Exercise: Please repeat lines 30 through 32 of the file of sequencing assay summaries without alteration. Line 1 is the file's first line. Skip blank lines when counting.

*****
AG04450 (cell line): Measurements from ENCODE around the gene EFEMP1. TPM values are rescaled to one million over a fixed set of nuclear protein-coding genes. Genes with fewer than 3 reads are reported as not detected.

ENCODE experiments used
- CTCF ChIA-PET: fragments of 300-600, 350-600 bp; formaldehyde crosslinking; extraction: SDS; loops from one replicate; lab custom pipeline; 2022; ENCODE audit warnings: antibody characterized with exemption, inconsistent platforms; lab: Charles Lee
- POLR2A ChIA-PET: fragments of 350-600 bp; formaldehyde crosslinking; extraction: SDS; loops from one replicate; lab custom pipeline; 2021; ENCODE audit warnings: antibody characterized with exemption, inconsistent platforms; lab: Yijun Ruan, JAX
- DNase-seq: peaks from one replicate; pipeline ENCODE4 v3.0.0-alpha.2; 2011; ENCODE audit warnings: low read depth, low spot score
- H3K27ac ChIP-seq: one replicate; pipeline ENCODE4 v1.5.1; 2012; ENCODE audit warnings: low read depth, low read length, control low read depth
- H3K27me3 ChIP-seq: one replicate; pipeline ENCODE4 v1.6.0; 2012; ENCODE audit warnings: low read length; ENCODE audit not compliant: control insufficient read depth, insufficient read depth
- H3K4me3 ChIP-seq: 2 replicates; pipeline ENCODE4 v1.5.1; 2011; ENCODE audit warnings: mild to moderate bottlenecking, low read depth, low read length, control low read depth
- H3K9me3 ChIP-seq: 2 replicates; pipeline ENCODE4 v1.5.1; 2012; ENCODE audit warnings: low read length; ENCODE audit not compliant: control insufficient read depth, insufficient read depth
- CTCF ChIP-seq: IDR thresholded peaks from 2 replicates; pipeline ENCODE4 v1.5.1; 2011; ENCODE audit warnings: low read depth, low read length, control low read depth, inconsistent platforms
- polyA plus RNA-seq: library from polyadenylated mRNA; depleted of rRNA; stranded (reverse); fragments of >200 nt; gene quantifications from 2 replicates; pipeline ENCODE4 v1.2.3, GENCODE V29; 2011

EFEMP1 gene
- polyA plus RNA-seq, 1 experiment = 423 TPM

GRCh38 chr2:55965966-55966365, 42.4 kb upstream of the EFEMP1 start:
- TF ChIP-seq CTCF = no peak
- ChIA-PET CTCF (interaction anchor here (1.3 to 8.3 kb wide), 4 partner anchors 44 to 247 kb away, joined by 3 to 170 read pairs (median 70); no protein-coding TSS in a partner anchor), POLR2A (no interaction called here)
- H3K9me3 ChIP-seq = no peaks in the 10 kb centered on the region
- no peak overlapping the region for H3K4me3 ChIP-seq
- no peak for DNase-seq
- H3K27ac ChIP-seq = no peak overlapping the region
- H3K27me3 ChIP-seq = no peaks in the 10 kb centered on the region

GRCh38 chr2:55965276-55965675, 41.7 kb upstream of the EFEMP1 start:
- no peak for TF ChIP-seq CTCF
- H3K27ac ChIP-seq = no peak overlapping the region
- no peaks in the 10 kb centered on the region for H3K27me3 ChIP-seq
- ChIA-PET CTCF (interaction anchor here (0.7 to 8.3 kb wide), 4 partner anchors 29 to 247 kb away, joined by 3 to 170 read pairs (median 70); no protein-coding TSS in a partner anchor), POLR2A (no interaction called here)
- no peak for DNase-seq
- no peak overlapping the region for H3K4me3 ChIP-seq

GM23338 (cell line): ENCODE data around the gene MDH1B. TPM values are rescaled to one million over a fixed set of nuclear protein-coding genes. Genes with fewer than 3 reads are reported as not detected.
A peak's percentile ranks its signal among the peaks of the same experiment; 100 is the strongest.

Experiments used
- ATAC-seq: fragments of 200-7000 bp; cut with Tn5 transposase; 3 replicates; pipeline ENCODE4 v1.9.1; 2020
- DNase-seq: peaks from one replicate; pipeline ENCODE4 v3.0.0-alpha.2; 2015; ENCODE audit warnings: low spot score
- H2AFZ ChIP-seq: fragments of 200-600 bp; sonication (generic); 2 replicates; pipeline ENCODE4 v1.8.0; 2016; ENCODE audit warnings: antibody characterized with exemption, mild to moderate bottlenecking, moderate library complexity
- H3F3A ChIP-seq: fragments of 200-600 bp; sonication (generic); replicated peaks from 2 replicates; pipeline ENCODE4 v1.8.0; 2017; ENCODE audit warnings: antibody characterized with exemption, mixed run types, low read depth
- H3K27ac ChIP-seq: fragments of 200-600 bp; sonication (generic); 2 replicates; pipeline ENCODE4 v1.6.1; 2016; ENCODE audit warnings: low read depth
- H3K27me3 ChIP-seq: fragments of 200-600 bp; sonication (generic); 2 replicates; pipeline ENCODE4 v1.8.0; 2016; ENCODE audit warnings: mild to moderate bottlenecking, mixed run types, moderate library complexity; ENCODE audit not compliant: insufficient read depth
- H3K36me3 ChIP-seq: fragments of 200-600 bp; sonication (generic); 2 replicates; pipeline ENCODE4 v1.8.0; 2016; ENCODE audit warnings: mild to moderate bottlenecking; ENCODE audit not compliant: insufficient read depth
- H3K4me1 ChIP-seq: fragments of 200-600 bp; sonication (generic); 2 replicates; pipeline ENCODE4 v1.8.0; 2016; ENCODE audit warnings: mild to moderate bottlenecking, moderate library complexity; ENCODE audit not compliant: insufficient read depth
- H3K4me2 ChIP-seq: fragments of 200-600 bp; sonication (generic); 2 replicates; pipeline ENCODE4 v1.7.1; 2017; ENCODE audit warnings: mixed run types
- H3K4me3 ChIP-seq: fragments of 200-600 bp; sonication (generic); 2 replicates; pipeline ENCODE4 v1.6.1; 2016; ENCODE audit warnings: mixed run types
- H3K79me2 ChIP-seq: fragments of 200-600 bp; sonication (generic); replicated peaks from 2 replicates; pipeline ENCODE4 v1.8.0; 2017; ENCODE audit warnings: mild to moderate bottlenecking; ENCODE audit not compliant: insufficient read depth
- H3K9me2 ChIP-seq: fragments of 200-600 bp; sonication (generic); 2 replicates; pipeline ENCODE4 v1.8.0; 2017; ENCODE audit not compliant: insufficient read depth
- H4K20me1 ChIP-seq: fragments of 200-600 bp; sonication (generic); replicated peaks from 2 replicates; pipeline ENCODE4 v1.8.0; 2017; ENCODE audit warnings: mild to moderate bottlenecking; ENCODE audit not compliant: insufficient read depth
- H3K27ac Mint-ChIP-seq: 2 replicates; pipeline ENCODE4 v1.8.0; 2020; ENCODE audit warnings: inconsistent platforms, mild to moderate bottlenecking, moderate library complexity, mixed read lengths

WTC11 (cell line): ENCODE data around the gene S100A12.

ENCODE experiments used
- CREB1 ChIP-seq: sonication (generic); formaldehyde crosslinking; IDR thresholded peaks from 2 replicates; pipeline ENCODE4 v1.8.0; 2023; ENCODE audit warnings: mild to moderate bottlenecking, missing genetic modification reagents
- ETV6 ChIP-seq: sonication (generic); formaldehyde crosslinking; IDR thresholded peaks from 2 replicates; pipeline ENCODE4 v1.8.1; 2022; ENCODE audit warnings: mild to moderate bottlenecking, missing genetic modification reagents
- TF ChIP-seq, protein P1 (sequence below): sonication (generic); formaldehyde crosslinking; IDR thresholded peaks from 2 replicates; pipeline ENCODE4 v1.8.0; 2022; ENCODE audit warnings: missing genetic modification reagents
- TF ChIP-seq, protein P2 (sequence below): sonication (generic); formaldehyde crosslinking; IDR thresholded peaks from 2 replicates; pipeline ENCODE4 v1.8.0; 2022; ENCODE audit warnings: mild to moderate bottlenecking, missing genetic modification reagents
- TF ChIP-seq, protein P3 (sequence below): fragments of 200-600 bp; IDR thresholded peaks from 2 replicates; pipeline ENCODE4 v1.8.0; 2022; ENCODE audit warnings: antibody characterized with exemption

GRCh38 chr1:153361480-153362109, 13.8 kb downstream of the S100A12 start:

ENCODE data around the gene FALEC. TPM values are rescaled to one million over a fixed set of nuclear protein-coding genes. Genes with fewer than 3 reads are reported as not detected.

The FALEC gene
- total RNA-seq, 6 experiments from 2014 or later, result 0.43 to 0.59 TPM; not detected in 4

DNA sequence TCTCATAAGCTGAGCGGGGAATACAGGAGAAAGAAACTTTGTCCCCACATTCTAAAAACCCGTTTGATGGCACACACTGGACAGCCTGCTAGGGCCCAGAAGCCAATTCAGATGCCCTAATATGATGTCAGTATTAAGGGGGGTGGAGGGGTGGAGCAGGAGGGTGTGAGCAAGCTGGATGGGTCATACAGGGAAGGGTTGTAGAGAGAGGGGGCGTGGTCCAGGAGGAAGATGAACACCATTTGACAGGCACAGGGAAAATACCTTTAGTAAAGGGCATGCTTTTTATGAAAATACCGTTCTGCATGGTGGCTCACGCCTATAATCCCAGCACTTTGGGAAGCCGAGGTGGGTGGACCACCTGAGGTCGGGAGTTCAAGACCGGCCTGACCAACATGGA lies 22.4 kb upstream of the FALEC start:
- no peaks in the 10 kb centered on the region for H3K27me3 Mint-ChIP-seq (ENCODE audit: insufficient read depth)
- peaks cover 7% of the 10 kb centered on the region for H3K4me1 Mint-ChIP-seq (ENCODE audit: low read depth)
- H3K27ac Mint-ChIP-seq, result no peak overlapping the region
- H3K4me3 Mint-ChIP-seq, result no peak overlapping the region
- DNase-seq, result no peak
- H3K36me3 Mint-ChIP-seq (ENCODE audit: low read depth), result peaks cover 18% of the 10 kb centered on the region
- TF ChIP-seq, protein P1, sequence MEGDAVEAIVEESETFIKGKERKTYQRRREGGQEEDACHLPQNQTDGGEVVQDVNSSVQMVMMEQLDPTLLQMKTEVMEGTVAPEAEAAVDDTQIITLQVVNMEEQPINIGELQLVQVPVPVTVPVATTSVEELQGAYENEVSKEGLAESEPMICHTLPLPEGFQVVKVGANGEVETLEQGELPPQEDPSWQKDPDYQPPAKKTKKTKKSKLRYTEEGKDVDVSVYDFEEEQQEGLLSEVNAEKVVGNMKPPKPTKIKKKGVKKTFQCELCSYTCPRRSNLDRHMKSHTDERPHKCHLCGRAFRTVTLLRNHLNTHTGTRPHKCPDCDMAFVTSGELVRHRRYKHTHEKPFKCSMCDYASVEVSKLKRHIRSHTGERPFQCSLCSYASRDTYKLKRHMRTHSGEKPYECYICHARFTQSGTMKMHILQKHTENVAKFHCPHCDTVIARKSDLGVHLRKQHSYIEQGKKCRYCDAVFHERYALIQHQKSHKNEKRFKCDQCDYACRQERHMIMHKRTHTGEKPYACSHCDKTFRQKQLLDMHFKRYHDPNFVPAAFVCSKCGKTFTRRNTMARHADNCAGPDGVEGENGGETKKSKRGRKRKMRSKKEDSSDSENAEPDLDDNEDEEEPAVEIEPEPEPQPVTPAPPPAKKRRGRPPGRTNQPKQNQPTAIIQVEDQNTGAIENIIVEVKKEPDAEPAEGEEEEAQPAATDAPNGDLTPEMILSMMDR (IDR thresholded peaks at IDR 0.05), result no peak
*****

A peak's percentile ranks its signal among the peaks of the same experiment; 100 is the strongest.

Experiments used
- ATAC-seq: fragments of 200-7000 bp; cut with Tn5 transposase; 3 replicates; pipeline ENCODE4 v1.9.1; 2020